Based on the settings of your F-Secure security product, it will either move the file to the quarantine where it cannot spread or cause harm, or remove it.
We have produced a video showing step-by-step how to get rid of the Klez worm: http://www.f-secure.com/virus-info/video/klez.ram
Note: The video requires RealPlayer to view. You may download RealPlayer from: http://www.real.com/player/index.html?lang=en
A False Positive is when a file is incorrectly detected as harmful, usually because its code or behavior resembles known harmful programs. A False Positive will usually be fixed in a subsequent database update without any action needed on your part. If you wish, you may also:
Check for the latest database updates
First check if your F-Secure security program is using the latest updates, then try scanning the file again.
Submit a sample
After checking, if you still believe the file is incorrectly detected, you can submit a sample of it for re-analysis.
Note: If the file was moved to quarantine, you need to collect the file from quarantine before you can submit it.
Exclude a file from further scanning
If you are certain that the file is safe and want to continue using it, you can exclude it from further scanning by the F-Secure security product.
Note: You need administrative rights to change the settings.
On some systems the worm is able to self-launch itself when an infected email is viewed (for example, with Outlook and IE 5.0 or 5.01). To do this the worm uses a known vulnerability in IE that allows execution of an email attachment. This vulnerability is fixed and a patch for it is available on Microsoft site: http://www.microsoft.com/windows/ie/downloads/critical/q323759ie/default.asp
This worm/virus combo apparently originated from Asia, possibly China or Hong Kong. First infections were located early on the morning of 26th of October, 2001.
The emails sent by Klez can have a wide variety of different subject fields such as:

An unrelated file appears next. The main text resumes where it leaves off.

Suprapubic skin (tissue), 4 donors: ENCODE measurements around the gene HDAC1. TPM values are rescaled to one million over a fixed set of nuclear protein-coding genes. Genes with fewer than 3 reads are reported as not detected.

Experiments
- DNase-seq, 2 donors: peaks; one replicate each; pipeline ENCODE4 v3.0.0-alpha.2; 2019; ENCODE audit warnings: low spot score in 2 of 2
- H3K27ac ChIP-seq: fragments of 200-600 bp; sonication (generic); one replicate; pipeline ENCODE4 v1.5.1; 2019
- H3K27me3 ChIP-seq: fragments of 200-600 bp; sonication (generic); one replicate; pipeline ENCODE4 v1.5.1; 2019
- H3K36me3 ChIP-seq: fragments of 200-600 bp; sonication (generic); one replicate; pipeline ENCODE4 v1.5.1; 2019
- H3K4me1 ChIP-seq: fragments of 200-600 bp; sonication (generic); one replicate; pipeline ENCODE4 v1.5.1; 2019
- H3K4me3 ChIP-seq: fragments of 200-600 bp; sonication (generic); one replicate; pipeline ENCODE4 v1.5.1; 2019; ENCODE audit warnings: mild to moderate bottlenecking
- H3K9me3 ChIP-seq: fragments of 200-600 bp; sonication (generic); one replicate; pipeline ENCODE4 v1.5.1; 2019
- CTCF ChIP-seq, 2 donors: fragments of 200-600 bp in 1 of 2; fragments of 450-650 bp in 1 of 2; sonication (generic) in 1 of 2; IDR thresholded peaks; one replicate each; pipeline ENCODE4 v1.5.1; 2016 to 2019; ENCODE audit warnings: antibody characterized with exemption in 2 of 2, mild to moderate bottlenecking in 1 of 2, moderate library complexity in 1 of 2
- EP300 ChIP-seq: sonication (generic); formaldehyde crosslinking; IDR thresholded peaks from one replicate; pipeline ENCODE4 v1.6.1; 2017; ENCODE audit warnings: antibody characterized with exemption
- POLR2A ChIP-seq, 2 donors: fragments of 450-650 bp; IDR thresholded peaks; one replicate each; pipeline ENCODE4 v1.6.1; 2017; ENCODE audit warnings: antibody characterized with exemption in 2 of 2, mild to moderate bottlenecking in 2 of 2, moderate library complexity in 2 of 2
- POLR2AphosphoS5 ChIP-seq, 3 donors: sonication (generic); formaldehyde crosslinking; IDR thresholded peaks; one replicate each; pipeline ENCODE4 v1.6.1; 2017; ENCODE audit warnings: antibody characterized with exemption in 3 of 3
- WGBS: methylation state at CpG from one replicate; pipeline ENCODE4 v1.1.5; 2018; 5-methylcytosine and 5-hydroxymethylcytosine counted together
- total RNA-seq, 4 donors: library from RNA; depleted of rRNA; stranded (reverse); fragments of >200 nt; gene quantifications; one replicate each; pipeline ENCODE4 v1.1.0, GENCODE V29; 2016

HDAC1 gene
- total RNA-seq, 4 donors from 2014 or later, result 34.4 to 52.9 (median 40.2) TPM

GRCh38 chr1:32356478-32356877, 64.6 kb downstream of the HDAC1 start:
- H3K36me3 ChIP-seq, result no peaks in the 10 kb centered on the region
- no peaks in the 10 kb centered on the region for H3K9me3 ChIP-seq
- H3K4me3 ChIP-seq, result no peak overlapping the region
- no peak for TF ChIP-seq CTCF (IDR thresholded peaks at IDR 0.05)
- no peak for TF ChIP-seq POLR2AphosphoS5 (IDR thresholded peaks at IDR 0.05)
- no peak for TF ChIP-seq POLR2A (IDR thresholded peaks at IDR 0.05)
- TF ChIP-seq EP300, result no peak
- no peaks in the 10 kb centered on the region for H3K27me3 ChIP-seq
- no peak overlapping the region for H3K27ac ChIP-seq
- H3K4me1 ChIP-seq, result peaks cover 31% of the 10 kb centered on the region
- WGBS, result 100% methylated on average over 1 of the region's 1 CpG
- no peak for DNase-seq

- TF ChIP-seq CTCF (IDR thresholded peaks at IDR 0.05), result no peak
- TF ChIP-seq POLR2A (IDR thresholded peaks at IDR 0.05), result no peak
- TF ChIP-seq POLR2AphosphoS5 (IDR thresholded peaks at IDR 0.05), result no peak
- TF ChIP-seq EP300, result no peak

The message has no text in body and the attachment name is random.
The worm part contains a hidden message targeted towards anti-virus researchers. Most email clients will not show this message. It looks like this:
The Klez worm copies itself to root directories of local and network drives with a random name and with double extension, such as .TXT.EXE.
Klez.D appeared in the wild on 11th of November, 2001. This variant has a few changes compared to the previous versions. First of all it looks for email addresses in the user's ICQ database files also. This means that anyone in the user's ICQ contact list is a potential recipient of the worm.
Another change in the email part is that the attachments can now have .EXE and .PIF extension also. It was only .EXE with the previous versions. When the worm is copied to the Windows system directory it's nownamed as 'WinSvc.exe'. The same name is used in the registry run key:
This version of the worm will try to locate and terminate processes that contain the words like 'Nimda', 'CodeRed', 'Code Red', 'CodeBlue', 'Code Blue'.
It also has a string inside that is never displayed:
F-Secure Anti-Virus detects and stops both Klez and Elkern. Detection was added with the update shipped on 26th of October around 15 o'clock GMT. The update with detection for D variant was published on 12th of November 09:00GMT.
Klez.E is a new variant of Klez worm that was first discovered on 17th of January 2002. The worm is "version 2.0" according to its author's classification and has several new features comparing to the older variants. The worm still has bugs that remained from previous versions.
The differences from the original version are as follows:
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